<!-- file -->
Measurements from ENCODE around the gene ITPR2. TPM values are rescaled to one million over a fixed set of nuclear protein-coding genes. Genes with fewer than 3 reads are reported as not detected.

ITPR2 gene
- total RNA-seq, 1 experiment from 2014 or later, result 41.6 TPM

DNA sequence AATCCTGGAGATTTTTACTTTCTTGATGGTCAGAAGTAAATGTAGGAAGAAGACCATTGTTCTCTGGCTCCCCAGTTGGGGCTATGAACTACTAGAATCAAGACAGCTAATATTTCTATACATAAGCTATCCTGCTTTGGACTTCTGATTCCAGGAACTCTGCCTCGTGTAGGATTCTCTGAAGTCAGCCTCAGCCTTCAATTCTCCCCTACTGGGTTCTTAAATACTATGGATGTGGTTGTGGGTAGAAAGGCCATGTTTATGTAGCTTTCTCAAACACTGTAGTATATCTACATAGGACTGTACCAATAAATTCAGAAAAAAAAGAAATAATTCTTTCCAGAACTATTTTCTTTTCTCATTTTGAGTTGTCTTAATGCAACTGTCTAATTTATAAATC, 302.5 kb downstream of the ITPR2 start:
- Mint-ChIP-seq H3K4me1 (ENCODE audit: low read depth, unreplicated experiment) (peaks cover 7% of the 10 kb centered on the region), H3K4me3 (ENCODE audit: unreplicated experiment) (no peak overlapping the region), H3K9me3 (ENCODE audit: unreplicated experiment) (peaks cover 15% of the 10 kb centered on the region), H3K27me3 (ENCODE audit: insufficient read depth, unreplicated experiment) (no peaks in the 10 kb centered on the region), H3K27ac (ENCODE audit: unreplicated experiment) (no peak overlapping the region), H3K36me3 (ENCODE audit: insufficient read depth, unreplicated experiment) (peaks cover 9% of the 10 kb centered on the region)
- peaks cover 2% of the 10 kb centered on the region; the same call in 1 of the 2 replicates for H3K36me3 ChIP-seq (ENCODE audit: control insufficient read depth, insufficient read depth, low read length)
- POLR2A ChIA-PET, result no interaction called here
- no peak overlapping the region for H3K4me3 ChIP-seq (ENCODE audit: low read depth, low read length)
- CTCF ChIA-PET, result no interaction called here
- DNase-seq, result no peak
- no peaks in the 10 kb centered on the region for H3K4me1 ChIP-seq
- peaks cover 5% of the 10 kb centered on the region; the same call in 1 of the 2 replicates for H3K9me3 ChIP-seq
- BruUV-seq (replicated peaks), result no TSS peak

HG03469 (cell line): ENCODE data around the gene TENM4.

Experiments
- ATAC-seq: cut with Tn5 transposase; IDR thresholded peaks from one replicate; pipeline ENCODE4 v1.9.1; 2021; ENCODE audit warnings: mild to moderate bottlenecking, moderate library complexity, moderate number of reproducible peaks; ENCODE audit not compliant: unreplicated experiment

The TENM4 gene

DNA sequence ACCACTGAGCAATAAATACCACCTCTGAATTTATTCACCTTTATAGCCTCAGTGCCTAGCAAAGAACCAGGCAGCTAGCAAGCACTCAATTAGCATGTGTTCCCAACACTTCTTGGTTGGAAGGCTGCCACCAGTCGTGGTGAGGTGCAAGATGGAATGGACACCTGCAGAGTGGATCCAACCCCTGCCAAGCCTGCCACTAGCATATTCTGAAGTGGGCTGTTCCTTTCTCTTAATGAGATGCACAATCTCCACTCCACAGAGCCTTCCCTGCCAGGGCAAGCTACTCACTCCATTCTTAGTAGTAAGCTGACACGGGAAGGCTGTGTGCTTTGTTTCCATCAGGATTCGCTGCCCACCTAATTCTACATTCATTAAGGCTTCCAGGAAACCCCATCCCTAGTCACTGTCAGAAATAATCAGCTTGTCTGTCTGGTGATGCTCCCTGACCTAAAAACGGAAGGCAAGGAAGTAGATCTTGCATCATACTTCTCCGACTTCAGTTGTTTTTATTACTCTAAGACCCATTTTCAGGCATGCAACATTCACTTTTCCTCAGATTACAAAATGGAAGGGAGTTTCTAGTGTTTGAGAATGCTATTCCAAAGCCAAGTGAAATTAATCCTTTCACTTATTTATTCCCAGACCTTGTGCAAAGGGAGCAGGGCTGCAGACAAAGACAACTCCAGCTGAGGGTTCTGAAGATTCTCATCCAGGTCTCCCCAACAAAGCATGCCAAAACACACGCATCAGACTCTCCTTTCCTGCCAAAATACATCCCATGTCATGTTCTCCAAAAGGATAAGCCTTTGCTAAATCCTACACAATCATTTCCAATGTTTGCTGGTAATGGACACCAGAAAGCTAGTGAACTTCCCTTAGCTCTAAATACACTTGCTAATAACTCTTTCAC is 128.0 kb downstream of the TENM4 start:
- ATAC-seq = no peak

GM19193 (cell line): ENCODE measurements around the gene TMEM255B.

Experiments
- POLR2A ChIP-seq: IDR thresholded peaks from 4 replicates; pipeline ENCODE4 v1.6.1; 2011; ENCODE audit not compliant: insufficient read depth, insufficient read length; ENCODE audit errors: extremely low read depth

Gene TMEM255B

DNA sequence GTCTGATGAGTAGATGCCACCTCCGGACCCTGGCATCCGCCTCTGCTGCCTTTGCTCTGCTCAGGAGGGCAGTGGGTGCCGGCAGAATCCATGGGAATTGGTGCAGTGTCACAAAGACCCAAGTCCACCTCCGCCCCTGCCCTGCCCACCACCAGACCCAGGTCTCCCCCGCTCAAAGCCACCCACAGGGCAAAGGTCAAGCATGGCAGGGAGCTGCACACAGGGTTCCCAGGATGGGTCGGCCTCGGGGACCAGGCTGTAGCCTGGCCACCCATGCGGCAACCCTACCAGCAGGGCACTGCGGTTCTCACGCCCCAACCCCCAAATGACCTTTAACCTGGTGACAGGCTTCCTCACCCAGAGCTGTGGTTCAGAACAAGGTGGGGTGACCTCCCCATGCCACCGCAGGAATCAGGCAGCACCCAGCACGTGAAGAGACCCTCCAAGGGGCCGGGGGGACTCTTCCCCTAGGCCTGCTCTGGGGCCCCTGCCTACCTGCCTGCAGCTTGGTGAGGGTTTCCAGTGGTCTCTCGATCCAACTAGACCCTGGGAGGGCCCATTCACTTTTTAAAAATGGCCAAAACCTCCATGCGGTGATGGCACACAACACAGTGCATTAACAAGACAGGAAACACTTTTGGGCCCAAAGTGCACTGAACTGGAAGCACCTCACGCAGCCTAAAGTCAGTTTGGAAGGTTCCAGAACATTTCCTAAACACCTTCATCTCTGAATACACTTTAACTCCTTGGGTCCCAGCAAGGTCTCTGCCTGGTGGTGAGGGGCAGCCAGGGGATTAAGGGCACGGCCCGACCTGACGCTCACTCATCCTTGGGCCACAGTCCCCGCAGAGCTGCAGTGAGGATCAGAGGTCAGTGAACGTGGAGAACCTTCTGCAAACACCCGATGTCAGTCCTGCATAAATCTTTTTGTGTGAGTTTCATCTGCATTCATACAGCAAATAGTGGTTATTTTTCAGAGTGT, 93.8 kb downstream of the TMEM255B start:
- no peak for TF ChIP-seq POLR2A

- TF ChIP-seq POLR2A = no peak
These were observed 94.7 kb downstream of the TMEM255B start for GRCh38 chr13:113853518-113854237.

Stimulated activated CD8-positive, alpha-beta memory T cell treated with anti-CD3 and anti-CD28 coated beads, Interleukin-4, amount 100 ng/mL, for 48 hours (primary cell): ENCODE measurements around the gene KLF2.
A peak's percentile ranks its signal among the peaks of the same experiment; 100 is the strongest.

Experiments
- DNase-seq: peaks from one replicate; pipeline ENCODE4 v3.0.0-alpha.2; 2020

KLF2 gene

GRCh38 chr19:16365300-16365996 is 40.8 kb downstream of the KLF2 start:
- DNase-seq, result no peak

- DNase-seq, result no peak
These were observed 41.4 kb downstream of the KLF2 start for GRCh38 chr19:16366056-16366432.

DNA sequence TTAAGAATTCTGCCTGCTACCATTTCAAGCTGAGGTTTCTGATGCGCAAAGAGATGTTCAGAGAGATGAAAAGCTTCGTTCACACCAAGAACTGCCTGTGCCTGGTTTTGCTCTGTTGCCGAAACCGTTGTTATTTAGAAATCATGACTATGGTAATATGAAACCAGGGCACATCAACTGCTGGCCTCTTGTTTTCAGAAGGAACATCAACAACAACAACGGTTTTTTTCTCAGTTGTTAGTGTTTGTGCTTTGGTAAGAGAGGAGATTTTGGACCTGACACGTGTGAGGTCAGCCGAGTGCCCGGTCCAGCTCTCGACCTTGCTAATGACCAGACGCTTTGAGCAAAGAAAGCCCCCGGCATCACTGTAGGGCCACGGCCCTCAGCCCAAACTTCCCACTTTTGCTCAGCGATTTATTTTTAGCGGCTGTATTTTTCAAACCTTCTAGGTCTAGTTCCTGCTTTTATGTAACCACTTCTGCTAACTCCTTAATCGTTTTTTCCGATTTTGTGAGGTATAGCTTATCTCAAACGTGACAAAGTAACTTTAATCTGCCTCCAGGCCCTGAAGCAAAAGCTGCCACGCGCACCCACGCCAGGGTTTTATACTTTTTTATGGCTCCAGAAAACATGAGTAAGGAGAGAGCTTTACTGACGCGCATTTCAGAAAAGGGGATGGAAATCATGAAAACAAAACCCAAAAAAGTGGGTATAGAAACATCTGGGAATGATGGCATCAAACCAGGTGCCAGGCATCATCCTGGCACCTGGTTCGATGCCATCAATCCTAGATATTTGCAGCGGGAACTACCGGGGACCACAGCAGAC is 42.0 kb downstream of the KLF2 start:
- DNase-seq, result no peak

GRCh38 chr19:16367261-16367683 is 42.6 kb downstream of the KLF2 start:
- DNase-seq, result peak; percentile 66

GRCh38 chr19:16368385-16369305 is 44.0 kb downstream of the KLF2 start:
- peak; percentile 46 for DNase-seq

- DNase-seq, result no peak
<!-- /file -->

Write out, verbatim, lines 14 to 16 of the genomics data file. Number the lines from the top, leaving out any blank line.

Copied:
HG03469 (cell line): ENCODE data around the gene TENM4.

Experiments
- ATAC-seq: cut with Tn5 transposase; IDR thresholded peaks from one replicate; pipeline ENCODE4 v1.9.1; 2021; ENCODE audit warnings: mild to moderate bottlenecking, moderate library complexity, moderate number of reproducible peaks; ENCODE audit not compliant: unreplicated experiment